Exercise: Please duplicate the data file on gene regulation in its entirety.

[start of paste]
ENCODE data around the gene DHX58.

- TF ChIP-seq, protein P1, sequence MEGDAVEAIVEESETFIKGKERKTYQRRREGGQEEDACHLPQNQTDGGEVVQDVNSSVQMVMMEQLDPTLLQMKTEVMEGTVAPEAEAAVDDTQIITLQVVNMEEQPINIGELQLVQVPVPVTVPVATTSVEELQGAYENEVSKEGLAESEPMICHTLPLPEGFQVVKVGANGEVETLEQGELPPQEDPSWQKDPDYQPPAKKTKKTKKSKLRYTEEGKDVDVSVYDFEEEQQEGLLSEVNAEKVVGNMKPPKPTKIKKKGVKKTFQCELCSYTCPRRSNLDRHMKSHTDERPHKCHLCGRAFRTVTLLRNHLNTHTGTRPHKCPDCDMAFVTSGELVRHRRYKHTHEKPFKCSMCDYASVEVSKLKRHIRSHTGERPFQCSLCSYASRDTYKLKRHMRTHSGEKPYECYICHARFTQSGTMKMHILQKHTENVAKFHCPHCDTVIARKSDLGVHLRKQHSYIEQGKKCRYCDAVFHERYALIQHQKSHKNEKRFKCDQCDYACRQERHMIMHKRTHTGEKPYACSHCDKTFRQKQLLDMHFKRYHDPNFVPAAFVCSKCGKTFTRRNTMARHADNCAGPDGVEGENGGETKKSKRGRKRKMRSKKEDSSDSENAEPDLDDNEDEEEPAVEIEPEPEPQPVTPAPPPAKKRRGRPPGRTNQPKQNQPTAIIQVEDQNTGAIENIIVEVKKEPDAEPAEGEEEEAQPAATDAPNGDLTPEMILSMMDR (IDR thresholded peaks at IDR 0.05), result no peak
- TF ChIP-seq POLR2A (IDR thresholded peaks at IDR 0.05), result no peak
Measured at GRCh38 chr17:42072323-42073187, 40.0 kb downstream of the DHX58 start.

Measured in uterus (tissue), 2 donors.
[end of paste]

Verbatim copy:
ENCODE data around the gene DHX58.

- TF ChIP-seq, protein P1, sequence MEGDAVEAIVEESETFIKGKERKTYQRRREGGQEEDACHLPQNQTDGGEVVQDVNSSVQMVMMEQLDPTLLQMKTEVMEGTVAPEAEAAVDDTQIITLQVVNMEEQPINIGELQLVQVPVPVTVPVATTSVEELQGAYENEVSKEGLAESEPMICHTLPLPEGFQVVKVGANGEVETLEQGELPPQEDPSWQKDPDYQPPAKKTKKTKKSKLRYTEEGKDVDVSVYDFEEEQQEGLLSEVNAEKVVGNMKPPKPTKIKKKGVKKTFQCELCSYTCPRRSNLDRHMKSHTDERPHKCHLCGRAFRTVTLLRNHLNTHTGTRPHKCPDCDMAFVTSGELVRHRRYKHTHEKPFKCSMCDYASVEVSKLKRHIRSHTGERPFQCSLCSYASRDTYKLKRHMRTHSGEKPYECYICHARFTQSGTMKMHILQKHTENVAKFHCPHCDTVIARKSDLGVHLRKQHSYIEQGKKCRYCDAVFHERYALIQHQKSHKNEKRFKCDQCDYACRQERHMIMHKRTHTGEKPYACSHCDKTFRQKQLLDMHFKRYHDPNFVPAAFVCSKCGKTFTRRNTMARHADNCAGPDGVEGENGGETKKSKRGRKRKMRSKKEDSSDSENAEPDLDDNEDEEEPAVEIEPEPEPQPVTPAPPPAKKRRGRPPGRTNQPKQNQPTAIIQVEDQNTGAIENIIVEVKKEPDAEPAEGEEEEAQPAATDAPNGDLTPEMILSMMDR (IDR thresholded peaks at IDR 0.05), result no peak
- TF ChIP-seq POLR2A (IDR thresholded peaks at IDR 0.05), result no peak
Measured at GRCh38 chr17:42072323-42073187, 40.0 kb downstream of the DHX58 start.

Measured in uterus (tissue), 2 donors.